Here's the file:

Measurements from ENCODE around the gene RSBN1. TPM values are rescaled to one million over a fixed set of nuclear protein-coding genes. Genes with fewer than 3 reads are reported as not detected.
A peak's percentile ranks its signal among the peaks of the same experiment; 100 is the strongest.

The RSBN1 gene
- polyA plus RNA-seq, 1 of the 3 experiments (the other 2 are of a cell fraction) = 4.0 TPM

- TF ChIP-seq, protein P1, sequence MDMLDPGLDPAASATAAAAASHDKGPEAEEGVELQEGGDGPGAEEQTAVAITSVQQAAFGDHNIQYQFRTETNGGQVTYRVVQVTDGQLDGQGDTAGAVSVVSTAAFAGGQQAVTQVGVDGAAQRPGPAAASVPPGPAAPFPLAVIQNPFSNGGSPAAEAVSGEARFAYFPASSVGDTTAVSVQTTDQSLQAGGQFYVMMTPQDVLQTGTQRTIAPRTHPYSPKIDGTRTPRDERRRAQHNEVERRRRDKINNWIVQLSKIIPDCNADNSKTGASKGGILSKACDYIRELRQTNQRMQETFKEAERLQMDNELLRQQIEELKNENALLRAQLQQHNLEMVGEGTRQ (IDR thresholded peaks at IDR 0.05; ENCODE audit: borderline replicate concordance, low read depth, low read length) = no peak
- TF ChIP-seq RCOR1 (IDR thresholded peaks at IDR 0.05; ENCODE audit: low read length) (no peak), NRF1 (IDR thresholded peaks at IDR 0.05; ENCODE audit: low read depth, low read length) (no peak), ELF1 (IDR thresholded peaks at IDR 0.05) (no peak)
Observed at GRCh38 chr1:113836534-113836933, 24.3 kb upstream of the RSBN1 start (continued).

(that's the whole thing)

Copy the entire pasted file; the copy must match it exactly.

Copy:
Measurements from ENCODE around the gene RSBN1. TPM values are rescaled to one million over a fixed set of nuclear protein-coding genes. Genes with fewer than 3 reads are reported as not detected.
A peak's percentile ranks its signal among the peaks of the same experiment; 100 is the strongest.

The RSBN1 gene
- polyA plus RNA-seq, 1 of the 3 experiments (the other 2 are of a cell fraction) = 4.0 TPM

- TF ChIP-seq, protein P1, sequence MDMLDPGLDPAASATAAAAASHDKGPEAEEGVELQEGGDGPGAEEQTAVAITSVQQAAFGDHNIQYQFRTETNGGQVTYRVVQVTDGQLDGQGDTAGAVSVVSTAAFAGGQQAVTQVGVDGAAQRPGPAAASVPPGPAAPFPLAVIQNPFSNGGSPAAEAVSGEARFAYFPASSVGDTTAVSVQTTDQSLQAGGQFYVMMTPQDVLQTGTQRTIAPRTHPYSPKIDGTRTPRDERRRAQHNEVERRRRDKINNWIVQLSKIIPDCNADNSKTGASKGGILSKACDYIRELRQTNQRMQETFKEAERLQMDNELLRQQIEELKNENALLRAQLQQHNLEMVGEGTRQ (IDR thresholded peaks at IDR 0.05; ENCODE audit: borderline replicate concordance, low read depth, low read length) = no peak
- TF ChIP-seq RCOR1 (IDR thresholded peaks at IDR 0.05; ENCODE audit: low read length) (no peak), NRF1 (IDR thresholded peaks at IDR 0.05; ENCODE audit: low read depth, low read length) (no peak), ELF1 (IDR thresholded peaks at IDR 0.05) (no peak)
Observed at GRCh38 chr1:113836534-113836933, 24.3 kb upstream of the RSBN1 start (continued).